The comparison is not accidental given the fact that, among other things, both artists were reinterpreting the same source - the art of the Quattrocento. For example, Korzhev painted his "Annunciation Day" of 2000-2005 imitating early Renaissance frescoes. His interpretation of the images of Christ, Mary and the disciples make them seem as real as the actual protagonists. To enhance the sense of verisimilitude, the artist often introduces still-life motifs, such as the images of everyday objects - earthenware pots, field bags, bast shoes, as well as portraits, as in "Autumn of the Ancestors (Adam and Eve)" (1997-2000) and "Mary with Child" (1999). This approach helps Korzhev to bring the biblical images tangibly closer to the viewer and make them more understandable.

"Recovery of Sight" (1999), to which the artist himself admitted feeling very attached, holds a special place in the biblical cycle: in it Korzhev sought to interpret the meaning of spiritual enlightenment. As in many other paintings of the cycle, he almost halts the action to prolong its culmination, almost like a slow-motion scene in a film. We don't see the conclusion of what is taking place, we only watch the process.

The artist does not seek to make his characters' appearance close to any classical ideal of beauty. On the contrary, in "Hard Steps towards Truth" (2000) he portrays the apostles as looking like vagabonds. Other such cases of bringing evangelical images "down to earth" can be found in art history, including in the works of Diego Velazquez, who was one of Korzhev's favourite artists. As Korzhev him self recalled, to him the most important element of working on "Hard Steps towards Truth" was "conveying the smell of fish and sawdust, as many of the disciples were engaged in ordinary work before meeting Him".[6] The composition of the painting is deeply meaningful - the artist places all the characters at the edge of the painting, choosing a low horizon. Due to this choice the viewer almost becomes involved in the action, and the characters feel almost as if they could be touched. The disciples come together in one common movement towards the centre of the painting, towards Christ. The whiteness of His body and clothes makes the figure stand out, visually forming a summit of an inverted pyramid, made up of the figures of the apostles. Velazquez would often apply a similar V-shaped composition to his works. Christ is not separated from the crowd but is part of it; He covers His eyes from the sun with His hand, which interrupts the closed nature of the composition, diverting the viewer's attention beyond the painting.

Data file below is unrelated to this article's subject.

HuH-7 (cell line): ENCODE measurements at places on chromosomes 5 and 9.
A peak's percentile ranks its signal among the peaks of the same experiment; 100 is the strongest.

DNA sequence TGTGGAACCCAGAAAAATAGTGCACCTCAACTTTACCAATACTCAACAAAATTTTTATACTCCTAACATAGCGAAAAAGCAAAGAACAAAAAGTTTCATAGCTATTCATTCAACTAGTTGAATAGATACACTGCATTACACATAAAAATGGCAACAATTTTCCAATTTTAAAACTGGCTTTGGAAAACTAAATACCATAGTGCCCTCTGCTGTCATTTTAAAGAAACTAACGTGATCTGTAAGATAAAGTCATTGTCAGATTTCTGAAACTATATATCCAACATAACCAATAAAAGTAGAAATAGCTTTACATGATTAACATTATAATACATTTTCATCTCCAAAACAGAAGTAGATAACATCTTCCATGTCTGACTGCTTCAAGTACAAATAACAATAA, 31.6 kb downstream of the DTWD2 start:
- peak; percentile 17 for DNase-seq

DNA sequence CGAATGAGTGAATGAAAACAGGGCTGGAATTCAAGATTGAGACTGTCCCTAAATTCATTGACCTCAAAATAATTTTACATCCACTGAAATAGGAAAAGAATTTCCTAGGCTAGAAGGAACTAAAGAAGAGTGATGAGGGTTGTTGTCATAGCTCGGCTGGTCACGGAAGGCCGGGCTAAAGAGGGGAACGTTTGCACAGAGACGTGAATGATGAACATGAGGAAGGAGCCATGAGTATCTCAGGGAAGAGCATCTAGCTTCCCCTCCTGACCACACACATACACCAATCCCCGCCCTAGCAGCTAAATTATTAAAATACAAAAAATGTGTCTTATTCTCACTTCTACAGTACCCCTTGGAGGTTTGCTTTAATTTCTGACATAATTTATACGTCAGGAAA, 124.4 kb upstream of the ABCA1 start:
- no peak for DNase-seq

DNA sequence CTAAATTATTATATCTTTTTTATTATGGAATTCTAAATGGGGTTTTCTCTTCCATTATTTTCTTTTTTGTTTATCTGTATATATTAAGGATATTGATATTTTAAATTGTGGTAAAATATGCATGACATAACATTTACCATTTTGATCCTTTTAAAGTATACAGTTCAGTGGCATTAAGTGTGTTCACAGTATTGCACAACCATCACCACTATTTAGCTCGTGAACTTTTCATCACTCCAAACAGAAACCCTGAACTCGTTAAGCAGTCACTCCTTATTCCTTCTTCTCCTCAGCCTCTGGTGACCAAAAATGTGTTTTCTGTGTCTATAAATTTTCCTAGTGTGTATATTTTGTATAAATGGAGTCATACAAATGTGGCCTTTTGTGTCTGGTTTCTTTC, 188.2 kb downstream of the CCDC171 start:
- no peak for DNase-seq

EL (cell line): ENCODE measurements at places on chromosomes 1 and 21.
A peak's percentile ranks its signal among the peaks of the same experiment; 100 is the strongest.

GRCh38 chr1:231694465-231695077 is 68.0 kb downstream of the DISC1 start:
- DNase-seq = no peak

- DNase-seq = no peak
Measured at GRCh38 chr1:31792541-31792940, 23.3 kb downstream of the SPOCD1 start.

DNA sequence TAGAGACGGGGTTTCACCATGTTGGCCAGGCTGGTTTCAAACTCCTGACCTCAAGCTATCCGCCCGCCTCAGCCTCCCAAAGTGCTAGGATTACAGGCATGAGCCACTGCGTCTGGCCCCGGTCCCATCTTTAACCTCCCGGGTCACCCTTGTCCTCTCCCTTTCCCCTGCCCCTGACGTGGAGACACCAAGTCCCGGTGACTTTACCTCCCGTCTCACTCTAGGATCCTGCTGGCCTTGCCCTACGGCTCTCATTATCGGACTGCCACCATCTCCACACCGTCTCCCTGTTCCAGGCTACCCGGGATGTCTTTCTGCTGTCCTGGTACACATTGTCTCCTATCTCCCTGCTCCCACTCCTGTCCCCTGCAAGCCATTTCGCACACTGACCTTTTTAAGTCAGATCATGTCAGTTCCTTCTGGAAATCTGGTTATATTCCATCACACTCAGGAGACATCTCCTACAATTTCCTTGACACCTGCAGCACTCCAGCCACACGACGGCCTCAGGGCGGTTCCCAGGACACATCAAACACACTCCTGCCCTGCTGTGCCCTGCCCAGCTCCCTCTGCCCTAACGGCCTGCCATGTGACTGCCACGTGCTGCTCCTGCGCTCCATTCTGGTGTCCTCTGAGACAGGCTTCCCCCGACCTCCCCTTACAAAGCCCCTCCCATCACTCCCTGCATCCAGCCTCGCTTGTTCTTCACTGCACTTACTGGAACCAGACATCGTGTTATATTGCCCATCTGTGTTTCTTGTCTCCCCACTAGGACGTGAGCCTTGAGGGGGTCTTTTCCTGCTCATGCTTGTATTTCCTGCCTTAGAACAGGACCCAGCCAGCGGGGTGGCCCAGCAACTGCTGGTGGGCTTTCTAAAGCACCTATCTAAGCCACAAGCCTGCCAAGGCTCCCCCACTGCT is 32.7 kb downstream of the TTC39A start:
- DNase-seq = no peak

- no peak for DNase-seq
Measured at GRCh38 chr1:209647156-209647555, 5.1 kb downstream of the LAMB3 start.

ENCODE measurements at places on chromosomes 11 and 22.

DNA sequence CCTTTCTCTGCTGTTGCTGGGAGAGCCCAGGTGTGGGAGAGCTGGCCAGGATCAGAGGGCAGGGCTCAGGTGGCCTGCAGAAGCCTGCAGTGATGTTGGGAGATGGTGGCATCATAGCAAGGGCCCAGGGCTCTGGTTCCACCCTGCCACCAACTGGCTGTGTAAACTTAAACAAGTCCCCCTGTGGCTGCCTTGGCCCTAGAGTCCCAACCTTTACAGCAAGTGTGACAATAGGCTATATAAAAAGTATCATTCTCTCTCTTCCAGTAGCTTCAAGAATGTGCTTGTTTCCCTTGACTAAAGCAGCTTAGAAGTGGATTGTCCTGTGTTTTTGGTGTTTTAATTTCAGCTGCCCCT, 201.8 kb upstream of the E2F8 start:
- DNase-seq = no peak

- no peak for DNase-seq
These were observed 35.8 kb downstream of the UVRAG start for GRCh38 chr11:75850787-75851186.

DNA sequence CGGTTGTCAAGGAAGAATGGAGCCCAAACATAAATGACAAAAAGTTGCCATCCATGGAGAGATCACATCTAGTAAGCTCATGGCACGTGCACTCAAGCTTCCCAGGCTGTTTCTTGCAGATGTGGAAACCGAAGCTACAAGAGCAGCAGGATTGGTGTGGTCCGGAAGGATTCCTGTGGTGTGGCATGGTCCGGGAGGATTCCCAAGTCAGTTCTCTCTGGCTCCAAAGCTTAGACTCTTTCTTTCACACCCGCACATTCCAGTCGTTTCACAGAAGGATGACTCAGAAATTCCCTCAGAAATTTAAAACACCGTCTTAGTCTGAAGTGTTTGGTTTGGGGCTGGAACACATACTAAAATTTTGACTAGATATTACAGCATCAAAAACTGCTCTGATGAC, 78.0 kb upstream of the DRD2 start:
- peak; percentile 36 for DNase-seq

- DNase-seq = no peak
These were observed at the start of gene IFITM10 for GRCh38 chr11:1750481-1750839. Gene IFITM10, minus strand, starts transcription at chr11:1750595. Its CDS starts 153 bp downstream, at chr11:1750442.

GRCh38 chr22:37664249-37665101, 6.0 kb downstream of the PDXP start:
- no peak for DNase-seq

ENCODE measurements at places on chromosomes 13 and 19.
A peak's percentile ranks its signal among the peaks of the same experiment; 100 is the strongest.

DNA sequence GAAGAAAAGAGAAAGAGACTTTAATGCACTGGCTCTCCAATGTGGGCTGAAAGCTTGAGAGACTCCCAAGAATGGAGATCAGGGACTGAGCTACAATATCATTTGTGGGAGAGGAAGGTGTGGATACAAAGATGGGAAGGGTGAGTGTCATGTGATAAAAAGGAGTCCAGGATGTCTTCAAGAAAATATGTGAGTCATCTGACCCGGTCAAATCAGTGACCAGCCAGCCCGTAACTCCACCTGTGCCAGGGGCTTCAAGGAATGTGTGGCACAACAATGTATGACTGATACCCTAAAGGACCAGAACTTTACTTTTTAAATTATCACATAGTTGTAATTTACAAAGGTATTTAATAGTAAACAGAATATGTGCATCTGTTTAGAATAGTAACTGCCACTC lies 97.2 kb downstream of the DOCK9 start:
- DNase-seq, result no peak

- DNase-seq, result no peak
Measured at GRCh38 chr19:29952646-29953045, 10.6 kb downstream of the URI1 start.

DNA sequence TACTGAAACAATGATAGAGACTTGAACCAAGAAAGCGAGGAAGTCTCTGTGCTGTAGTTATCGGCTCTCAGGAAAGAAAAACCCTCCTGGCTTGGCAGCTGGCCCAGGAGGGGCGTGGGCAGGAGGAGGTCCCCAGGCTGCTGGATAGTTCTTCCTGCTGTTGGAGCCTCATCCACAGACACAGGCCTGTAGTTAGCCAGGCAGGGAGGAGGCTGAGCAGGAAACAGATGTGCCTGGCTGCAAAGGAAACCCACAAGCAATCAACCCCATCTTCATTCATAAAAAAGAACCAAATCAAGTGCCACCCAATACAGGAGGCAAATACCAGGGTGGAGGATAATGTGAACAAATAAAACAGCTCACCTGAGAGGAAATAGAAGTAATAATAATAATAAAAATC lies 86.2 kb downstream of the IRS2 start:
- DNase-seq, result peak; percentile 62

"Hard Steps towards Truth" has something in common with the famous painting "The Appearance of Christ Before the People" (1837-1857) by Alexander Ivanov, whose creative concerns were close to Korzhev; he once wrote in an article, "the theme of premonitions, people's hopes and dreams became the theme of Ivanov's painting."[7] We discover this idea developed further in Korzhev's painting - while Ivanov's characters are still hesitating about their choice, Korzhev's apostles have become conscious followers of the Saviour. The artist equates a severe test of endurance, crossing the desert beneath the scorching sun, with the most profound inner spiritual work of a man on his journey to the truth in a form that is clear and comprehensible to viewers.

Christ's earthly path, full of human deeds, love for the people, mercy for the distressed and faith in the spiritual growth of man, is strong evidence that, although the journey to truth is a hard one, it is possible for all. The search for a personal approach to the development of the biblical theme is what brings Korzhev's works close to the art of the second half of the 19th century - particularly to Ge, Kramskoi and Polenov. By diverging from the traditional way of depicting scenes from Scripture and history, and placing the religious story into a historical context, these masters continued the tradition started by Ivanov. While each of these artists had his own individual approach to the interpretation of biblical scenes, they share certain traits - for instance, they perceive biblical personages as historical figures, focus on human emotions rather than mystical aspects of the stories, and are very accurate in conveying the inner state, thoughts and feelings of their subjects.